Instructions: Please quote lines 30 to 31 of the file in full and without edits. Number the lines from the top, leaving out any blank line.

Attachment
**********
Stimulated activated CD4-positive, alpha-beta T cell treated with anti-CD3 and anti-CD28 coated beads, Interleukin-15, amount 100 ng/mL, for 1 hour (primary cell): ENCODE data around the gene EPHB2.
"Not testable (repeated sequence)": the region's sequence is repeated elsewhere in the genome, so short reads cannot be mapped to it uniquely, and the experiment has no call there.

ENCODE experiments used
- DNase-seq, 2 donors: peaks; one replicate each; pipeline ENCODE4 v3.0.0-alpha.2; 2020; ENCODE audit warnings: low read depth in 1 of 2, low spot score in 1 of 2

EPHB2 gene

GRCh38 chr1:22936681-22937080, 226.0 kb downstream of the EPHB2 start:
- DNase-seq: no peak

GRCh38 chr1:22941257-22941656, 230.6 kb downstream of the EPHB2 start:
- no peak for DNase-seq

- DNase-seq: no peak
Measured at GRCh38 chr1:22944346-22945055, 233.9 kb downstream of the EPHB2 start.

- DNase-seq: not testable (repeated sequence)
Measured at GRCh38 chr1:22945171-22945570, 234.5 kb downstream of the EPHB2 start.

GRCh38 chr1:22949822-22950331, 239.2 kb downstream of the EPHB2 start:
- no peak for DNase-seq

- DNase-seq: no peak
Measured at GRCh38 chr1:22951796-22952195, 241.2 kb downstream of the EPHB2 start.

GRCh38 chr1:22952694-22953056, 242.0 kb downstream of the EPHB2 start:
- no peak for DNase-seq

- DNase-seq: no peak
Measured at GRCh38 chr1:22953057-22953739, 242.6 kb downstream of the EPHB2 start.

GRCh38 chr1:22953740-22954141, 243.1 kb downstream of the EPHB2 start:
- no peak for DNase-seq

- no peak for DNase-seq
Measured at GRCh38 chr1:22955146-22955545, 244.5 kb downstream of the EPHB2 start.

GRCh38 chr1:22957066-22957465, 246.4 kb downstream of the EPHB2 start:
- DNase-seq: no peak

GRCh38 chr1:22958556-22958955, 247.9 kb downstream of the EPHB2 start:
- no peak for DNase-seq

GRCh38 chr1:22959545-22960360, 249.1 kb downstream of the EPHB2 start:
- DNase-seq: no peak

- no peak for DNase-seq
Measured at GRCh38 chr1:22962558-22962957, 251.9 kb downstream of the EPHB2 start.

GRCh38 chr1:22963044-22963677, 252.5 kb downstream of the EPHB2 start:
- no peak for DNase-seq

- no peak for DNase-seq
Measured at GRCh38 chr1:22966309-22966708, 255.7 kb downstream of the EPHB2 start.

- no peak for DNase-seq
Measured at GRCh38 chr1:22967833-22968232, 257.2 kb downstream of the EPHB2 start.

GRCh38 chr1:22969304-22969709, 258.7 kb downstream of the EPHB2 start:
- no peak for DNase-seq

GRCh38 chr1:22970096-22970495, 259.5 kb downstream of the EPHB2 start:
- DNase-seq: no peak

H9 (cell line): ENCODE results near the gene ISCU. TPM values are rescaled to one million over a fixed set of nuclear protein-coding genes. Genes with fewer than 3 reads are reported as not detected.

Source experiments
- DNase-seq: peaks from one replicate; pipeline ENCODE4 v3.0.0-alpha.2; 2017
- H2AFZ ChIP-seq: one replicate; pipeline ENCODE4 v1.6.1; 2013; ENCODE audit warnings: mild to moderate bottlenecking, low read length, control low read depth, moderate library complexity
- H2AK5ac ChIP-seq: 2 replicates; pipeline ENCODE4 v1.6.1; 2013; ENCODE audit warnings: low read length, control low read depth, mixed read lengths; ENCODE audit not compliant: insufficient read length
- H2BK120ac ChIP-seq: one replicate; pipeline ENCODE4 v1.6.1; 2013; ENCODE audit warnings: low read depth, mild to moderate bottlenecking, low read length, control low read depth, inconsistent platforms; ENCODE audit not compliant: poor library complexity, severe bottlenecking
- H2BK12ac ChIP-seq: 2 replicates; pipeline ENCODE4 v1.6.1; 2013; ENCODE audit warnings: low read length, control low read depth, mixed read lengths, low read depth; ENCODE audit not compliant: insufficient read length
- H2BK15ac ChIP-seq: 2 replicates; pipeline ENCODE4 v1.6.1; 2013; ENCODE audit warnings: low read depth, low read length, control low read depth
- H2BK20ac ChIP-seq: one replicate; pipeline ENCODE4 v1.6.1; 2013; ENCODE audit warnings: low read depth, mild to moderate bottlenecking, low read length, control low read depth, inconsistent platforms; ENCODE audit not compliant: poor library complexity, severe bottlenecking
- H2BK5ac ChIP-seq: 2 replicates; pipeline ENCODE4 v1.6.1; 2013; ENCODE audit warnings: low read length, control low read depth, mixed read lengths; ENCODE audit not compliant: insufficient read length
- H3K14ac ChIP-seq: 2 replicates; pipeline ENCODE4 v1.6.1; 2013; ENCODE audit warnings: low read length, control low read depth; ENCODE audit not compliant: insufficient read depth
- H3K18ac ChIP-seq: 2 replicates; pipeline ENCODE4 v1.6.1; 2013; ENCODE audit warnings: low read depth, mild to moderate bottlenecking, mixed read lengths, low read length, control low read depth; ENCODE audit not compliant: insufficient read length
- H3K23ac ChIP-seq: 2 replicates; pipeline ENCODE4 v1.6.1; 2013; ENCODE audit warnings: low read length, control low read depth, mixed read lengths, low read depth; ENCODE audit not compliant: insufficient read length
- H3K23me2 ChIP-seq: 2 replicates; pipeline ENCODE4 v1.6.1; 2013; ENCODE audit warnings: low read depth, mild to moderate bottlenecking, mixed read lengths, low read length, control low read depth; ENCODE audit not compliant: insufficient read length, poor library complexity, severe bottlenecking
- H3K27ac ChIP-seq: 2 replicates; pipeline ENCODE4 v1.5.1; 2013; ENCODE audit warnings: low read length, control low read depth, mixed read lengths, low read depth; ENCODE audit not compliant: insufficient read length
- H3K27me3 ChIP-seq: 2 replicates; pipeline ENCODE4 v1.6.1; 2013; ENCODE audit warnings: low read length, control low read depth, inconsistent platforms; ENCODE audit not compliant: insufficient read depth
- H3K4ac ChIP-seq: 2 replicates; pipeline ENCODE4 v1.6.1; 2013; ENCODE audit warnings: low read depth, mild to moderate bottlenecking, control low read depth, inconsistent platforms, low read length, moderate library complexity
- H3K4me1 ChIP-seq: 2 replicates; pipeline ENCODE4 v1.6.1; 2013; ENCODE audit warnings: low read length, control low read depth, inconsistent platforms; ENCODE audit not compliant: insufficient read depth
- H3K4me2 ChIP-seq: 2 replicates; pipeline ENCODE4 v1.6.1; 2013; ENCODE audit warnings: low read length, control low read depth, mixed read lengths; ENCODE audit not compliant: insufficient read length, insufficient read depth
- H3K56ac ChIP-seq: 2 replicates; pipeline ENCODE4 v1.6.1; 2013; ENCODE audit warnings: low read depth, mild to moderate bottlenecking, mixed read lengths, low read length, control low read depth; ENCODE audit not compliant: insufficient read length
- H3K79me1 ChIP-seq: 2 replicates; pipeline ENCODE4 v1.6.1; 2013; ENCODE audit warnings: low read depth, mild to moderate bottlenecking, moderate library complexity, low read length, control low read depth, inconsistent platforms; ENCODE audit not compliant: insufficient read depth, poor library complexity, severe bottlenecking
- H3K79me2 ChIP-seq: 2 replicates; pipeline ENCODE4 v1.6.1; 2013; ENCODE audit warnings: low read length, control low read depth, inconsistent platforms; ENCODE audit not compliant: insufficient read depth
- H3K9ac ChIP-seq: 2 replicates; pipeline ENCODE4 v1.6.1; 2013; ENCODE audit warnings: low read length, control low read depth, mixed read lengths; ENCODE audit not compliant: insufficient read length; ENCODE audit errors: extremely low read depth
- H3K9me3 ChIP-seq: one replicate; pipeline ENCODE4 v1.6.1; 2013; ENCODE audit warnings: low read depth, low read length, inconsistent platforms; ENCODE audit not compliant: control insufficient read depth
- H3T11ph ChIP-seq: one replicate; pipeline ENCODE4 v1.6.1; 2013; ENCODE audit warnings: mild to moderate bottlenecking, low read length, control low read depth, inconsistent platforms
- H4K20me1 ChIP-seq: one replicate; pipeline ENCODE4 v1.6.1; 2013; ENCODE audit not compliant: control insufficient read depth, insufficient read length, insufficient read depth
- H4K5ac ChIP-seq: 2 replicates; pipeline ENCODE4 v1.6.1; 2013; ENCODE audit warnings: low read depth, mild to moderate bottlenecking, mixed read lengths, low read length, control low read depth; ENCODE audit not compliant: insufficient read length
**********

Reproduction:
GRCh38 chr1:22959545-22960360, 249.1 kb downstream of the EPHB2 start:
- DNase-seq: no peak